Book Reviews

Book Review: A Season Never to be Forgotten by Roland Colton – Good Ending to the Trilogy

The third and final book in author Roland Colton’s Baseball Immortal trilogy wraps up the questions we’ve had all through the series. Colton attempts to answer the question of could the baseball players from 100 years ago compete with the athletes of today. His answer is a resounding yes.

A man claiming to be Ty Cobb appeared at a hospital after a hit-and-run accident in the first book. Throughout the trilogy, we wonder if it’s really Ty Cobb. He’s befriended by sports journalist Savannah Cain and her brother Calvin, a former major league pitcher. They help him get a contract with the Atlanta Braves.

A Season Never to be Forgotten picks up where the previous book, Chasing Ghosts of Legends Past, left off. Ty Cobb is in the custody of the Chicago police after assaulting a police officer. However, new evidence comes to life of how Cobb actually saved another officer’s life and managed to facilitate the capture of a notorious highway sniper, so all is forgiven. It’s then back to the ballfield, where he’s on track to break Joe DiMaggio’s consecutive-game-hitting streak.

At the same time, there’s a man who took a gamble on Ty Cobb at the beginning of the season. The contract Cobb signed would give him a $100 million bonus if he batted over .400 during the regular season and the Atlanta Braves win the World Series. As the possibility of both of these things happening looms, he’ll go to just about any length to have to pay out.

I won’t say much else to spoil the story. It’s pretty good and a fine conclusion to the series. We do finally find out if it’s really Ty Cobb who time-traveled to the present day, or a former college baseball sensation Chase Ripley, whose father was obsessed with all things Ty Cobb and taught his son to be just like him in terms of baseball.

There’s a good deal of suspense as the season is ending. Colton has done a great job creating a series of events that kept me turning the page. Although I felt things like Cobb hitting .400 and breaking DiMaggio’s streak were less likely to happen in this modern day with the pitching nuances compared to 100 years ago. However, the story requires you to suspend disbelief a bit anyway, so what’s the harm in suspending it just a bit more?

Missing from this story is any of Calvin and Savannah’s family. In the first book, Calvin is living the life of a retired baseball player on a farm in South Carolina. I can believe that his wife and four children wouldn’t relocate to Atlanta or follow hi on the road during the season. However (spoiler!), the Braves going to the post-season and World Series should certainly bring them around. Yet, they were never talked about again as if they disappeared off the face of the earth.

My only other criticism of this volume is that I don’t think it was proofread as much as it should have been. I found a number of grammar and spelling mistakes, as well as one formatting error that I sent in to Kindle. These were a bit distracting during my reading, but not enough to make me abandon the book (that did just happen with another book I attempted to read).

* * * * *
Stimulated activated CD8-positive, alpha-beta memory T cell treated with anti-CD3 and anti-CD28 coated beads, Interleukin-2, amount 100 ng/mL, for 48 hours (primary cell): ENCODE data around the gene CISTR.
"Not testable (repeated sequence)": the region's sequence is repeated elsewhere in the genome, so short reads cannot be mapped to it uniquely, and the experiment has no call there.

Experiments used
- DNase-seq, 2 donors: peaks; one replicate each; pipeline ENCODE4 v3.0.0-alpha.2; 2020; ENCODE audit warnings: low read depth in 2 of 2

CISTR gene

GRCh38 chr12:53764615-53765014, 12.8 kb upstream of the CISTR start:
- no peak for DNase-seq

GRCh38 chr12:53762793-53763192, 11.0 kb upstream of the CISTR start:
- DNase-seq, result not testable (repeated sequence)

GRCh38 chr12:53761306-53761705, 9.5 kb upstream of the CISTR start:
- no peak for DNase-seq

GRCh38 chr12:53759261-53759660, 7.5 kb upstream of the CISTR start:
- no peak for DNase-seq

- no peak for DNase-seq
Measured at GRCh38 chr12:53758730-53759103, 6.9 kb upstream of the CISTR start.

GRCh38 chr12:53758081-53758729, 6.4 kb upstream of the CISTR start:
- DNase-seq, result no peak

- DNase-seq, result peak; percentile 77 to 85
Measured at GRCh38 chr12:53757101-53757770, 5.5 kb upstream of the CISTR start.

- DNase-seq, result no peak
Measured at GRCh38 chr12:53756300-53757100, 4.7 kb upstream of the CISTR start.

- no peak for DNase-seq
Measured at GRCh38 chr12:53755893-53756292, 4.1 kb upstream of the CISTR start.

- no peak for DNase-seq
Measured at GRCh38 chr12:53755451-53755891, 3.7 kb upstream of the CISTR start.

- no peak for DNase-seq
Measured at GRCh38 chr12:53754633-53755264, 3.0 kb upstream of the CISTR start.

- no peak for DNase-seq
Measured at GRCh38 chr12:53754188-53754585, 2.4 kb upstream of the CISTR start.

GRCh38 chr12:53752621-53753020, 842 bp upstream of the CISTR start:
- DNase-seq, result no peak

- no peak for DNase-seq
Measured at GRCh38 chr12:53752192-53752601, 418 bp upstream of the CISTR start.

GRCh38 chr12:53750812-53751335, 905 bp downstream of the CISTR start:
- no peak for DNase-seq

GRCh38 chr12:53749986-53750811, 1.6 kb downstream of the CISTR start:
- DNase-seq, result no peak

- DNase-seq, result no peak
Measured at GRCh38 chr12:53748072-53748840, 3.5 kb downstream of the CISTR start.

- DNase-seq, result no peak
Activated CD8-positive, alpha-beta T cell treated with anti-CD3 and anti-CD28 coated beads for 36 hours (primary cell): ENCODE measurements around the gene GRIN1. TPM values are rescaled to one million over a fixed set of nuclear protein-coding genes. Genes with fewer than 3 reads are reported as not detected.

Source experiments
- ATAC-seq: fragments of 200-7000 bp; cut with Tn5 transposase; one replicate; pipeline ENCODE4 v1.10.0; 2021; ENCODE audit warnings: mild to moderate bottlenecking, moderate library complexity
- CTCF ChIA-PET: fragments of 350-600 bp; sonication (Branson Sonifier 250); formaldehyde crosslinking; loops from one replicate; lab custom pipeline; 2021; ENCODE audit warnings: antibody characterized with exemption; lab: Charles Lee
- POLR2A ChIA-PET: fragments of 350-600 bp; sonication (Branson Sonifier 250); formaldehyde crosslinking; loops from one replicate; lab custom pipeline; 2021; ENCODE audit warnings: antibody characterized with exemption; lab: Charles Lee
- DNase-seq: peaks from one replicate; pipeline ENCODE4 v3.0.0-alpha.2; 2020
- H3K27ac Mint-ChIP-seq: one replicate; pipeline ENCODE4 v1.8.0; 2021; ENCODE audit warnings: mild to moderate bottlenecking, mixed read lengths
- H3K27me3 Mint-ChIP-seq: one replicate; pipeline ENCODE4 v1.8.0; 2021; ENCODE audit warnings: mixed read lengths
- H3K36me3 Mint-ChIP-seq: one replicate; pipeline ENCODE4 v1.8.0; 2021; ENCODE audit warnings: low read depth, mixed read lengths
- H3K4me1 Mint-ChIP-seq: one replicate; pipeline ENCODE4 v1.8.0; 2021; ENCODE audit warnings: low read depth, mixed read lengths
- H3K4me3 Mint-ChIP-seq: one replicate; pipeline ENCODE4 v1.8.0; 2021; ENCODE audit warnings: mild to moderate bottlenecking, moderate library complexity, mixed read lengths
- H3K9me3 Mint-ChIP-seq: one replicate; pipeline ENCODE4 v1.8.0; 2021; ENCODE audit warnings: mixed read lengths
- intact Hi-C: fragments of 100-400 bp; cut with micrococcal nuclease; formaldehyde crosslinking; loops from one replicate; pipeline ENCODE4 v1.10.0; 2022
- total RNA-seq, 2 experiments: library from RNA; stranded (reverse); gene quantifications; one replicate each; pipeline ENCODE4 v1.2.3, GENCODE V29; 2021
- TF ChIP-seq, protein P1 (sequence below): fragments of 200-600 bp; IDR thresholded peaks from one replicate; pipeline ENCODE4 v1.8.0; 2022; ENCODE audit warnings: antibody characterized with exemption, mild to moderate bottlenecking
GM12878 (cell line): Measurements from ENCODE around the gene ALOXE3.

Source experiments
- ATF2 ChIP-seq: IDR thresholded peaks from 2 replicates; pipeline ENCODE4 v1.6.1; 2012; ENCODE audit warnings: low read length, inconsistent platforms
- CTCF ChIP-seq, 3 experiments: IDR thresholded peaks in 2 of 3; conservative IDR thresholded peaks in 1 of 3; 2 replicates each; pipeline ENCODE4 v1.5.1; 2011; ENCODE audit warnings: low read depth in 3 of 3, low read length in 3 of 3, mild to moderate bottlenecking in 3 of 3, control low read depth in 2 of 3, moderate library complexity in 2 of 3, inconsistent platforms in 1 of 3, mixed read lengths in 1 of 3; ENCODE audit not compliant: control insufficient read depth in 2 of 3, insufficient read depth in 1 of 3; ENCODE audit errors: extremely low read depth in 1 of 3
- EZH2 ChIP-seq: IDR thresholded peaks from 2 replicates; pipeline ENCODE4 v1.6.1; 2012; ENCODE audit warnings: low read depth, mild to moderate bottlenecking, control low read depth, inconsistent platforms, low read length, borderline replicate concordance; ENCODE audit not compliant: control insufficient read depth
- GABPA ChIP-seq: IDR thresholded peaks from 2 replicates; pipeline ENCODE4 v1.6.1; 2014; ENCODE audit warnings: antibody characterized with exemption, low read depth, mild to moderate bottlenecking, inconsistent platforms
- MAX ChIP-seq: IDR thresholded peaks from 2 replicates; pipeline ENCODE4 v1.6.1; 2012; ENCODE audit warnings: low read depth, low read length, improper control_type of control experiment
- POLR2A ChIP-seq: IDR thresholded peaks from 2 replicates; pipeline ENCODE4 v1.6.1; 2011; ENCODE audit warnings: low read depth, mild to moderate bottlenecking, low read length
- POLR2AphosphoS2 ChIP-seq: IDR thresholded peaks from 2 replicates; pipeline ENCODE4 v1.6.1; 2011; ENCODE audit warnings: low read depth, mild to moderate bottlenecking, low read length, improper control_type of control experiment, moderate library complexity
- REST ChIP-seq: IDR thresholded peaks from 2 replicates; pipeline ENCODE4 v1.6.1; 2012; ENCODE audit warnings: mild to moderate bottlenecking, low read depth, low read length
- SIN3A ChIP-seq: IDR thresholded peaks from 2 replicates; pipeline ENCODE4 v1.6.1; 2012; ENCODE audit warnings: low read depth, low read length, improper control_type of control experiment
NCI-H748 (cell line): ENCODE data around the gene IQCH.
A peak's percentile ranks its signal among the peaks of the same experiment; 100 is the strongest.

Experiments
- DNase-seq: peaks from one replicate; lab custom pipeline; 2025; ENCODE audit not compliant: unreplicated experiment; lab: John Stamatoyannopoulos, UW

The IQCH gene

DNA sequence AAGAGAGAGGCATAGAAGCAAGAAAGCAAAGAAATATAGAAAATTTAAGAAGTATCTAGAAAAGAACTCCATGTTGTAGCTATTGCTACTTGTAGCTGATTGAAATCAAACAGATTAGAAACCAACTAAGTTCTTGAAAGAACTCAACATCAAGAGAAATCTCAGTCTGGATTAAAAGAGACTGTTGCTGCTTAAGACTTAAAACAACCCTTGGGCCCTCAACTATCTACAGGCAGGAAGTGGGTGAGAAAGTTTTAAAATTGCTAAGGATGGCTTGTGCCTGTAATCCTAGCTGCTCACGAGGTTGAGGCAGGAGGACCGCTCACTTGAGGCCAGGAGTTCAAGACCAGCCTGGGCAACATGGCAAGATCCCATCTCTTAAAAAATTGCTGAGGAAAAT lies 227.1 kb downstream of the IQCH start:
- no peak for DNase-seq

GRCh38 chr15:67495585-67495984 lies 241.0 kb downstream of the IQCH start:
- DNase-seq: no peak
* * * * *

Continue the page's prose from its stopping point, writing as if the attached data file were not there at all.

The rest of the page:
Those criticisms are why I rated the final book four stars instead of five. I really enjoyed the story throughout, and the way Colton wrapped up Cobb’s story was really well-done. It didn’t necessarily convince me that the payers from 100 years ago could compete against today’s finesse pitchers, but I did like the story quite a bit.

Previous book in the series:

3 replies »

  1. Re the few flaws in the production end of the book:

    Typos, grammar/spelling mistakes, and all kinds of error occur in both mainstream publishing and self-publishing, but they’re more common in the latter. I ought to know, because I’ve had to upload corrections to my book (Reunion: A Novella) countless times, including one this morning for a minor formatting mistake. Many people probably don’t notice, or if they do, they don’t care. I, however, do care, because I’ve run into books – including one that was published by a big traditional media company (Oxford University Press) – so rife with mistakes and factual errors that it takes Reader Me out of the book entirely.

    I love self-publishing, and it has been a godsend to me, but it has made me a bit more conscientious about proofreading my writing before hitting that SUBMIT button on Kindle Direct Publishing. Maybe Roland Colton will read your review and revisit his book to fix the goofs in this book!

    Fine review, as always, Patti.

    • Thanks Alex! I get that and I can let one or two slide, but after the first few I highlighted the mistakes I found and one formatting error I sent in to Kindle. I had another author ask me on Twitter to read his book which was on Kindle Unlimited and I started it a couple of days ago and it was just so rife with grammar and punctuation mistakes I surrendered 7% in. In this book, I didn’t notice it in the first two of the series, which makes me think this one wasn’t properly proofread. That coupled with the other two quibbles I had were enough for me to knock a star off.